- Experts strive for simplicity, but a problem with experts is that the smarter they are the more inscrutable their thinking is to lesser mortals. Microsoft probably has many experts, but I suspect they're smarter than me, because I don't find many of their designs simple enough.
- I prefer humble experts. The proper attitude is "Oh no, I'm smarter than everyone else. I hope nobody notices.", and "Although I can tell, unfortunately, that I seem to understand things more deeply than anyone else, I also notice that I'm still an idiot who can't understand anything as deeply as I should.".
Disclaimer -- I'm not actually an expert in most things. Most of my career has been designing and implementing software that takes 6 months to 2 years from start to finish. This is not enough time to reach truly deep expertise. But I *have* spent the last 5 years working on a technology that I hate (Java/Swing), and I'm almost starting to feel like an expert with that. I've been starting to suspect that the grass is greener on the VB/WPF side of the fence, but MS will probably kill off that technology before I have time to find out.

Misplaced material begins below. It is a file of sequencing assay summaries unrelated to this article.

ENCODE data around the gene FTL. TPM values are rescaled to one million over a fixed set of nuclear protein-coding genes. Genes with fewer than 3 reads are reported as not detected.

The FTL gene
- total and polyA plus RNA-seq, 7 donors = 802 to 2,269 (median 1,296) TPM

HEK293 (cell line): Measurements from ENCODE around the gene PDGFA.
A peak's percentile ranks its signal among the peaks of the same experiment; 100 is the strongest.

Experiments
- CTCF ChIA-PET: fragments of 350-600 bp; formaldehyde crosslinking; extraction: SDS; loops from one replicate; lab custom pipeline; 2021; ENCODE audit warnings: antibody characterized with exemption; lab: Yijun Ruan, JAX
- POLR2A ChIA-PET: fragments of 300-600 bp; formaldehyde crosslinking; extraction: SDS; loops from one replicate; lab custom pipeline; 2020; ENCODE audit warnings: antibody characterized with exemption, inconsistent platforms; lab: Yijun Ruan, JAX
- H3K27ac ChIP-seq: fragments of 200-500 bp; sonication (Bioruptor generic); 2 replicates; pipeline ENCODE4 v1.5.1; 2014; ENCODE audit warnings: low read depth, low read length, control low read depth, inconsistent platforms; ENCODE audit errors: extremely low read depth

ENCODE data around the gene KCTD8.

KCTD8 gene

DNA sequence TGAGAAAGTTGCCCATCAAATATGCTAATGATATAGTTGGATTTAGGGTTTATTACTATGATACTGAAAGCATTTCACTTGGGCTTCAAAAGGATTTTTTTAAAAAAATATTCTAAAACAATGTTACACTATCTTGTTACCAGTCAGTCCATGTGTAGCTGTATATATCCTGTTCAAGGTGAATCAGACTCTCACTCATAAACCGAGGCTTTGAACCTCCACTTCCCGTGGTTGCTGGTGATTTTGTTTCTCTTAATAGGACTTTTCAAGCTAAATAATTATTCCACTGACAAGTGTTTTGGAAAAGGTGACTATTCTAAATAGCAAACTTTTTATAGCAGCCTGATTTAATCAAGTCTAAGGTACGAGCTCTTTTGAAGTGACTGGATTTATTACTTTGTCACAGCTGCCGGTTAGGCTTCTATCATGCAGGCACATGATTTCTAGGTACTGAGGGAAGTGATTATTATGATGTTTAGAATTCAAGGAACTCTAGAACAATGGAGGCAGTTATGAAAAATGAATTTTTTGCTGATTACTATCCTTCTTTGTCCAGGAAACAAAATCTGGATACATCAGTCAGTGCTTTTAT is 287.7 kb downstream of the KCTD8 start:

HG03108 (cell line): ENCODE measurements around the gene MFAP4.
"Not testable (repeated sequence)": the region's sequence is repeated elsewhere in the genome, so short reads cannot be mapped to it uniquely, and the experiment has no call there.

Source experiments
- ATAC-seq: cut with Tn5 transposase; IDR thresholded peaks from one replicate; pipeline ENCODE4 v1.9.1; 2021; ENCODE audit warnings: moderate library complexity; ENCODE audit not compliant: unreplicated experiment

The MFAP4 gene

Microsoft (and others) need to do a better job of coaxing information out of the actual experts in their technology, because they consistently make avoidable mistakes. I've been playing with VS11 beta lately and noticed a number of them.
For example, removing the macro feature is a classic case of misunderstanding the data. Although few use the current feature, this doesn't mean that a macro feature is unnecessary or unwanted.
Here's the real history...
Visual Studio had a decent macro facility that could be used to solve real problems. The key feature was that it was easy to use, and didn't require loads of time to understand a complicated API. This macro facility was discarded in VS7 in favor of a "more powerful" one that was orders of magnitude harder to use. Now in 2012 that decision has finally caused the useful feature to be killed off completely.